As an indication of how seriously the Egyptian government is taking the present crisis, responsibility for the Nile Basin dispute was removed from the Water and Foreign Affairs ministries last month and instead put in the hands of Egypt’s powerful intelligence and security chief, Omar Suleiman.

Suleiman was in Uganda this week holding talks with the country's president about the Nile issue, as Egypt stepped up efforts to persuade other countries, such as Burundi, not to sign the rival River Nile basin co-operative framework agreement threatening Egypt's hegemony.

Egypt makes much of its water recycling and desalination programmes, arguing that the country’s barren environs have forced it to be far more proactive than more profligate upstream countries at finding ways to use slender water resources efficiently. But critics dispute these claims, pointing to the outskirts of big cities like Cairo where the dizzying growth of luxury residential developments has seen a rash of water-intensive landscaped gardens and luxury golf courses spring up out of the desert sand. Some analysts argue that decades of outdated grids and flawed domestic water policies are playing a bigger role in water scarcity in Egypt than any potential decrease in supply.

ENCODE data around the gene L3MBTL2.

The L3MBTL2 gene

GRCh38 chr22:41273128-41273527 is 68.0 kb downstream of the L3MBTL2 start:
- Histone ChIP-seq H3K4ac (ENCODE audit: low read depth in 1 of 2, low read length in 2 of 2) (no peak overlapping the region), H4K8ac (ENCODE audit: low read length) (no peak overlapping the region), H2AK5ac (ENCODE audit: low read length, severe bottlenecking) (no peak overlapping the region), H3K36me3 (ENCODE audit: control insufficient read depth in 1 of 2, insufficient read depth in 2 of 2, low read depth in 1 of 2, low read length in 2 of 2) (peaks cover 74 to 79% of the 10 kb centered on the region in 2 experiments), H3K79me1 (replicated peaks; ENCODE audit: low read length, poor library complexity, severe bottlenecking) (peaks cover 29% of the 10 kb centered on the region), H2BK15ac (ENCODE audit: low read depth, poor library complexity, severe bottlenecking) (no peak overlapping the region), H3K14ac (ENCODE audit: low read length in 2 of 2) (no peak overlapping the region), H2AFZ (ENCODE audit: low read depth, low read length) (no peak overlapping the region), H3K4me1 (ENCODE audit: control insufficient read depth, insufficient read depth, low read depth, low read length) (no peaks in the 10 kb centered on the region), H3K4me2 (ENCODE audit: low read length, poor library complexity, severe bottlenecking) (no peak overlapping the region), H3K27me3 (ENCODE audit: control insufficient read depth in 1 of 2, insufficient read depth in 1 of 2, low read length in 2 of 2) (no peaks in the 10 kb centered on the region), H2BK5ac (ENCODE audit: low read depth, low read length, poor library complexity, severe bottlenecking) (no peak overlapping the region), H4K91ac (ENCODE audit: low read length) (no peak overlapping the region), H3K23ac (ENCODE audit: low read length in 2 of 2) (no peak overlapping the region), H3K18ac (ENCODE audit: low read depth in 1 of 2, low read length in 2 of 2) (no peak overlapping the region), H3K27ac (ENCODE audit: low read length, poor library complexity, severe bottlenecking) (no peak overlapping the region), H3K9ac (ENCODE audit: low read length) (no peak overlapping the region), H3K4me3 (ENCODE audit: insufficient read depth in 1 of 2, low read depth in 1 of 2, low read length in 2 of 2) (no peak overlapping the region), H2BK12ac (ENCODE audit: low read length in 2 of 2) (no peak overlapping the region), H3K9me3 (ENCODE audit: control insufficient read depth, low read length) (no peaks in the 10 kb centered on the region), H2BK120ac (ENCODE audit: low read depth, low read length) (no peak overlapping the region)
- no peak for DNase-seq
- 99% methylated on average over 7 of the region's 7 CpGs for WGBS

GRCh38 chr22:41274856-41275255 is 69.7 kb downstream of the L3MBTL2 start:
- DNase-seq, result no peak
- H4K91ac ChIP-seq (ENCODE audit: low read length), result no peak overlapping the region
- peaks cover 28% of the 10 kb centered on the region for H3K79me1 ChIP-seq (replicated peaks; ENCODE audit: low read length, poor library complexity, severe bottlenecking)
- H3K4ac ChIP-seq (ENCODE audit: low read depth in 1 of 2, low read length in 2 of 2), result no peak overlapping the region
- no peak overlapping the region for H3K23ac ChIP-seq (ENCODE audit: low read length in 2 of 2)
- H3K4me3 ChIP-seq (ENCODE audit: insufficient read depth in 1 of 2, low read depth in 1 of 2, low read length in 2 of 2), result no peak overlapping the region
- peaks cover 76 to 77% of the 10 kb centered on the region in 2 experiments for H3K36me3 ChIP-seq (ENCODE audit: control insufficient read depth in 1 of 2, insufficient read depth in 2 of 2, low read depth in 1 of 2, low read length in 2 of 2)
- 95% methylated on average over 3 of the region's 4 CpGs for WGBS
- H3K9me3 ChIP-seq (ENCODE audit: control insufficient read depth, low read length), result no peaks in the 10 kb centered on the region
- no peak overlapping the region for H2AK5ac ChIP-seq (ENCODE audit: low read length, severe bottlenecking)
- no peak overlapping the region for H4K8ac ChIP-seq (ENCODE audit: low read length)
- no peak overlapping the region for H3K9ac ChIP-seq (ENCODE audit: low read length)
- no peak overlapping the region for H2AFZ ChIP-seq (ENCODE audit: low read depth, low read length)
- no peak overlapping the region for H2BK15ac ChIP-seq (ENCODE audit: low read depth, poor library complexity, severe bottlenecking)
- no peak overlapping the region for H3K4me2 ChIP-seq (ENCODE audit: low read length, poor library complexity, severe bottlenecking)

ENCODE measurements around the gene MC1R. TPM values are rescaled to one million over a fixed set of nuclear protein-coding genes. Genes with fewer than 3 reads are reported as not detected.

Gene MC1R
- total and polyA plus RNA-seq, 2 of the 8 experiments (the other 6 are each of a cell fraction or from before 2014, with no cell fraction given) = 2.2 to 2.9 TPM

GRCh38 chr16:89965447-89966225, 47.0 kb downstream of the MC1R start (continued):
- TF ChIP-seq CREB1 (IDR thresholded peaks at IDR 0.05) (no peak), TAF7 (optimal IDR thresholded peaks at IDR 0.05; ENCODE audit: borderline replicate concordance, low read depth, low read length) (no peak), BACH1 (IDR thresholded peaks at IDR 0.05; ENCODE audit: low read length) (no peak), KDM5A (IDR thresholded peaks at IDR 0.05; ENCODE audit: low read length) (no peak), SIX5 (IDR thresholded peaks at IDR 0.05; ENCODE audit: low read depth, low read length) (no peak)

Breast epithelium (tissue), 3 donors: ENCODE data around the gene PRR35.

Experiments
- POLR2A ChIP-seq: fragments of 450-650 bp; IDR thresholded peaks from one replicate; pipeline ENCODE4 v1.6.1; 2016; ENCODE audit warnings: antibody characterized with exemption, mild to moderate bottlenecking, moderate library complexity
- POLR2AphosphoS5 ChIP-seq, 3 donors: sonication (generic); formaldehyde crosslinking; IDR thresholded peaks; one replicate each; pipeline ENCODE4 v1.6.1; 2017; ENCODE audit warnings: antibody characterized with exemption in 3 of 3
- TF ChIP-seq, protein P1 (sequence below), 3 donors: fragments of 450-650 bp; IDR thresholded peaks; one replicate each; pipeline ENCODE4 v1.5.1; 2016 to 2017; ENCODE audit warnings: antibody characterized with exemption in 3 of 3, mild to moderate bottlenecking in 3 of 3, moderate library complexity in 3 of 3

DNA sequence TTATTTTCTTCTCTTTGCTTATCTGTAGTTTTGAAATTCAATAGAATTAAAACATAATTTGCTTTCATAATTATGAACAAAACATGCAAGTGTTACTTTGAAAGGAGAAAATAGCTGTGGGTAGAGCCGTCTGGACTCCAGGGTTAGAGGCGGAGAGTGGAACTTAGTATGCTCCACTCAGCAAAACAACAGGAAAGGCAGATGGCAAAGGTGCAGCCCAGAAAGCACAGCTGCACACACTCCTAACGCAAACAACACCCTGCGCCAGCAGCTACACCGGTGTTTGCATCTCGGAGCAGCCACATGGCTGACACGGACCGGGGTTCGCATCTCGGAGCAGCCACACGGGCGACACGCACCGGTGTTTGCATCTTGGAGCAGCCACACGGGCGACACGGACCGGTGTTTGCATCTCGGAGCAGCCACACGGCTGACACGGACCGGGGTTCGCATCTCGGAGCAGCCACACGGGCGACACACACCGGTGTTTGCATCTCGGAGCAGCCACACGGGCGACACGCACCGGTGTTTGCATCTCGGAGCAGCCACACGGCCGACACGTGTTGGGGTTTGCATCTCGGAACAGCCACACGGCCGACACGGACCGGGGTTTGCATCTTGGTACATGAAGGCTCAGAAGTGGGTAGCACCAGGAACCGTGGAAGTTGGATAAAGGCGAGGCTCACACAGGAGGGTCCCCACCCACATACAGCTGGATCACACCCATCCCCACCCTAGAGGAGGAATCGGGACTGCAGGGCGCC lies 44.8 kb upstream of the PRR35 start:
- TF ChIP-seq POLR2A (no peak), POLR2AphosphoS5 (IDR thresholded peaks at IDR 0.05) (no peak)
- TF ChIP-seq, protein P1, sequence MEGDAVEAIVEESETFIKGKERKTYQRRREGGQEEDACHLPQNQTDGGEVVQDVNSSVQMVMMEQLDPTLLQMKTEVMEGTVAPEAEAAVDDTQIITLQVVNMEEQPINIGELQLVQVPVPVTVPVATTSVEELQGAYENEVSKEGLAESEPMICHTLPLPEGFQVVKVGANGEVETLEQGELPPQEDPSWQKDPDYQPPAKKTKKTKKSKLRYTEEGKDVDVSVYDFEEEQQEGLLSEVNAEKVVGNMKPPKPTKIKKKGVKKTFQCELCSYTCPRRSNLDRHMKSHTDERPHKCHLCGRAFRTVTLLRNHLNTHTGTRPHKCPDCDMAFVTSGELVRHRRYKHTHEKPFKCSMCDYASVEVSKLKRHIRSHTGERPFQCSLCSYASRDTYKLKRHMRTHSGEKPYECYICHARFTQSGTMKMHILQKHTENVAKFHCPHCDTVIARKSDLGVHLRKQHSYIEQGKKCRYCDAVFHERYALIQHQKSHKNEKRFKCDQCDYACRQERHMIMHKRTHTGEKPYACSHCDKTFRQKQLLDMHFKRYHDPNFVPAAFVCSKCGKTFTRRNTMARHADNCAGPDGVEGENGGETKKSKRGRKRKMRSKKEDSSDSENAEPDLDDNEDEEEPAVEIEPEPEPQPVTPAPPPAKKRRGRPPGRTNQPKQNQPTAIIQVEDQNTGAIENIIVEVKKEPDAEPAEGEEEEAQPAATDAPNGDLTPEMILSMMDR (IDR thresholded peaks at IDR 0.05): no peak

There are many though who believe that Egypt’s current Nile predicament reveals something far deeper as well: a long-term political malaise which has seen the country’s status as the preeminent regional power slowly drain away. “In the 1950s and ‘60s relations with African states were never better,” says Nabil Abdel Fattah, a research director at the Al-Ahram Centre. “President Nasser cultivated a sense of post-colonial solidarity with upstream states based around the Non-Aligned Movement, yet under the regimes of his successors Africa has been neglected.”

Both Anwar Sadat and Hosni Mubarak went on to yoke Cairo’s foreign policy more firmly with the USA’s, precipitating a decline in Egyptian influence in sub-Saharan African and leaving other countries like China and Israel free to fill the void.